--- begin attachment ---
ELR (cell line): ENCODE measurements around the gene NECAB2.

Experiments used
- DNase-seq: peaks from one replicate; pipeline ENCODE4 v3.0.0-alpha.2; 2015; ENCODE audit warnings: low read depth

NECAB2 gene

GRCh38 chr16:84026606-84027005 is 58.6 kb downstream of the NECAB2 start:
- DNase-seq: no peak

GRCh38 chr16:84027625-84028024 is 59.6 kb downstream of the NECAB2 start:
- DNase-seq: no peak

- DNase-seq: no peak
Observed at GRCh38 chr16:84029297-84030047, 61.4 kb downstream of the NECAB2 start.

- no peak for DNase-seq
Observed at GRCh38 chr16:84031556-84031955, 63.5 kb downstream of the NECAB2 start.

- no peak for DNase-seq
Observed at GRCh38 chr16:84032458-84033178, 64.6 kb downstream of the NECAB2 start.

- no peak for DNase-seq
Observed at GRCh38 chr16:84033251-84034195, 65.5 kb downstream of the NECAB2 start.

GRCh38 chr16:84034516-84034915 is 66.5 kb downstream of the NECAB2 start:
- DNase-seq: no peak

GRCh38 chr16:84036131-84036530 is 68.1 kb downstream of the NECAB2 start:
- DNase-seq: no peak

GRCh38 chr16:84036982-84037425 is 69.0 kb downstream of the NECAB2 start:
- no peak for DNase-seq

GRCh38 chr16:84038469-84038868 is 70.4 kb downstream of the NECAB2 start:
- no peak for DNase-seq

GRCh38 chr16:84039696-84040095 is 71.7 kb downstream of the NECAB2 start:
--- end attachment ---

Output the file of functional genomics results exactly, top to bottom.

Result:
ELR (cell line): ENCODE measurements around the gene NECAB2.

Experiments used
- DNase-seq: peaks from one replicate; pipeline ENCODE4 v3.0.0-alpha.2; 2015; ENCODE audit warnings: low read depth

NECAB2 gene

GRCh38 chr16:84026606-84027005 is 58.6 kb downstream of the NECAB2 start:
- DNase-seq: no peak

GRCh38 chr16:84027625-84028024 is 59.6 kb downstream of the NECAB2 start:
- DNase-seq: no peak

- DNase-seq: no peak
Observed at GRCh38 chr16:84029297-84030047, 61.4 kb downstream of the NECAB2 start.

- no peak for DNase-seq
Observed at GRCh38 chr16:84031556-84031955, 63.5 kb downstream of the NECAB2 start.

- no peak for DNase-seq
Observed at GRCh38 chr16:84032458-84033178, 64.6 kb downstream of the NECAB2 start.

- no peak for DNase-seq
Observed at GRCh38 chr16:84033251-84034195, 65.5 kb downstream of the NECAB2 start.

GRCh38 chr16:84034516-84034915 is 66.5 kb downstream of the NECAB2 start:
- DNase-seq: no peak

GRCh38 chr16:84036131-84036530 is 68.1 kb downstream of the NECAB2 start:
- DNase-seq: no peak

GRCh38 chr16:84036982-84037425 is 69.0 kb downstream of the NECAB2 start:
- no peak for DNase-seq

GRCh38 chr16:84038469-84038868 is 70.4 kb downstream of the NECAB2 start:
- no peak for DNase-seq

GRCh38 chr16:84039696-84040095 is 71.7 kb downstream of the NECAB2 start: